The Transmogrification of Surgical Telehealth: a PRISMA Review

Main Article Content

Susan Taylor
https://orcid.org/0000-0003-1654-8292
Sheree Lloyd
https://orcid.org/0000-0001-5135-4771
Richard Olley
https://orcid.org/0000-0002-4398-8755

Abstract

Telehealth has been used to care for patients at a distance in specific clinical and demographic situations, but the demand for physical isolation during the COVID-19 pandemic has expanded its application to the broader community. This systematic literature review, of very recent publications, elucidates the new ways telehealth has been implemented, confirms it’s acceptability, accessibility and safety by collating reviews, trial and cohort studies from peer reviewed journals meeting defined risk of bias criteria.


Five literature reviews, three qualitative studies and 22 quantitative studies were included, which confirmed that telehealth is a safe medium for delivery of surgical health care, is accessible and efficient for the majority of patients and clinicians across the age and socioeconomic spectrum. It is time and resource efficient for providers and recipients and improves the delivery of patient-centred care. Many providers have published innovative solutions to the difficulties of telehealth, such as conducting a physical examination or technological limitations at the remote site. Health care can now be delivered directly to the home or the workplace.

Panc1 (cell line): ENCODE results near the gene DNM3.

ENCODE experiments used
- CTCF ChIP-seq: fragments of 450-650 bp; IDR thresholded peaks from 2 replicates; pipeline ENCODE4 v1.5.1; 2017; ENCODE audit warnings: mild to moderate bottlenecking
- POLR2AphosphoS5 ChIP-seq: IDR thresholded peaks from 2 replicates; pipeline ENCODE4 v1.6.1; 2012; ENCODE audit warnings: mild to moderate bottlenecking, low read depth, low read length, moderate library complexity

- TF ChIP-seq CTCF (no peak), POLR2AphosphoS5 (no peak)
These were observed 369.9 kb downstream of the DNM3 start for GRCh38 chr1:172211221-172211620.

Routine in-person postoperative review of patients should be replaced by patient-led telehealth unless there is a specific reason for face-to-face review. Assessment and management of new cases could be managed more efficiently if a carefully planned digital referral process is developed and adopted.

Article Details

How to Cite
Taylor, S., Lloyd, S., & Olley, R. (2022). The Transmogrification of Surgical Telehealth: a PRISMA Review. Asia Pacific Journal of Health Management, 17(3). https://doi.org/10.24083/apjhm.v17i2.687
Section
Review Articles
Author Biography

Sheree Lloyd, University of Tasmania, Australia

Australian Institute of Health Service Management, College of Business and Economics (COBE), University of Tasmania, Australia

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